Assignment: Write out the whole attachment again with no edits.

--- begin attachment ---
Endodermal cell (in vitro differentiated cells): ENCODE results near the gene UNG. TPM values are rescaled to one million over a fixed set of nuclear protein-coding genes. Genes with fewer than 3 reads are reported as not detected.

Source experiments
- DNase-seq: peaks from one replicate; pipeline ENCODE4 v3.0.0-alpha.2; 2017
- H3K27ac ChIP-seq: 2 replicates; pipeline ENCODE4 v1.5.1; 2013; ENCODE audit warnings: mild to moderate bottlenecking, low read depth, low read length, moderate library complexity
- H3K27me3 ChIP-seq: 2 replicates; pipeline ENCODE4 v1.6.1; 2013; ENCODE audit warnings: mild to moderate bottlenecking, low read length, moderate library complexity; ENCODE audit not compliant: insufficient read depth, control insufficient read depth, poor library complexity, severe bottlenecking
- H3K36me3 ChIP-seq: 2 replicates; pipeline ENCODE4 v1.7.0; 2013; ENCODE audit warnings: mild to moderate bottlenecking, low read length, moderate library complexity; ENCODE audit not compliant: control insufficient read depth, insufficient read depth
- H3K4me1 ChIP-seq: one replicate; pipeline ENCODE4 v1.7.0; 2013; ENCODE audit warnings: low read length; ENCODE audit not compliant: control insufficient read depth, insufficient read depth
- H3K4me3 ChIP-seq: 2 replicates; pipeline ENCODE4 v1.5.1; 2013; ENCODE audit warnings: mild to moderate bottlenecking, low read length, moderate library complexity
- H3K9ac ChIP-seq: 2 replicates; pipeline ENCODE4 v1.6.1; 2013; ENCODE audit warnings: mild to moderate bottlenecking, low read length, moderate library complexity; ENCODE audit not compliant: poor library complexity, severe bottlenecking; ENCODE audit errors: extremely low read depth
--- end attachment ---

Endodermal cell (in vitro differentiated cells): ENCODE results near the gene UNG. TPM values are rescaled to one million over a fixed set of nuclear protein-coding genes. Genes with fewer than 3 reads are reported as not detected.

Source experiments
- DNase-seq: peaks from one replicate; pipeline ENCODE4 v3.0.0-alpha.2; 2017
- H3K27ac ChIP-seq: 2 replicates; pipeline ENCODE4 v1.5.1; 2013; ENCODE audit warnings: mild to moderate bottlenecking, low read depth, low read length, moderate library complexity
- H3K27me3 ChIP-seq: 2 replicates; pipeline ENCODE4 v1.6.1; 2013; ENCODE audit warnings: mild to moderate bottlenecking, low read length, moderate library complexity; ENCODE audit not compliant: insufficient read depth, control insufficient read depth, poor library complexity, severe bottlenecking
- H3K36me3 ChIP-seq: 2 replicates; pipeline ENCODE4 v1.7.0; 2013; ENCODE audit warnings: mild to moderate bottlenecking, low read length, moderate library complexity; ENCODE audit not compliant: control insufficient read depth, insufficient read depth
- H3K4me1 ChIP-seq: one replicate; pipeline ENCODE4 v1.7.0; 2013; ENCODE audit warnings: low read length; ENCODE audit not compliant: control insufficient read depth, insufficient read depth
- H3K4me3 ChIP-seq: 2 replicates; pipeline ENCODE4 v1.5.1; 2013; ENCODE audit warnings: mild to moderate bottlenecking, low read length, moderate library complexity
- H3K9ac ChIP-seq: 2 replicates; pipeline ENCODE4 v1.6.1; 2013; ENCODE audit warnings: mild to moderate bottlenecking, low read length, moderate library complexity; ENCODE audit not compliant: poor library complexity, severe bottlenecking; ENCODE audit errors: extremely low read depth